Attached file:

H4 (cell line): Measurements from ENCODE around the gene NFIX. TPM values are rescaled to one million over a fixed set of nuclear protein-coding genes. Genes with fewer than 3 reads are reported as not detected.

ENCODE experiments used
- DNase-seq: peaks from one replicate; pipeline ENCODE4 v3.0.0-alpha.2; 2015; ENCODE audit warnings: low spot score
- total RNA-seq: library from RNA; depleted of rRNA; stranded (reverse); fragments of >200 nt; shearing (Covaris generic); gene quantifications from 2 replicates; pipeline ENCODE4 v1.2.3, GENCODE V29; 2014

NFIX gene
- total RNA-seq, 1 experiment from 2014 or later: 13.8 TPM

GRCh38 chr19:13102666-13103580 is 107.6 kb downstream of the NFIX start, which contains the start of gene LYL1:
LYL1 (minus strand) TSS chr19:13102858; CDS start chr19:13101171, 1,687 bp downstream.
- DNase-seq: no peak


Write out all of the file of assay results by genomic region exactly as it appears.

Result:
H4 (cell line): Measurements from ENCODE around the gene NFIX. TPM values are rescaled to one million over a fixed set of nuclear protein-coding genes. Genes with fewer than 3 reads are reported as not detected.

ENCODE experiments used
- DNase-seq: peaks from one replicate; pipeline ENCODE4 v3.0.0-alpha.2; 2015; ENCODE audit warnings: low spot score
- total RNA-seq: library from RNA; depleted of rRNA; stranded (reverse); fragments of >200 nt; shearing (Covaris generic); gene quantifications from 2 replicates; pipeline ENCODE4 v1.2.3, GENCODE V29; 2014

NFIX gene
- total RNA-seq, 1 experiment from 2014 or later: 13.8 TPM

GRCh38 chr19:13102666-13103580 is 107.6 kb downstream of the NFIX start, which contains the start of gene LYL1:
LYL1 (minus strand) TSS chr19:13102858; CDS start chr19:13101171, 1,687 bp downstream.
- DNase-seq: no peak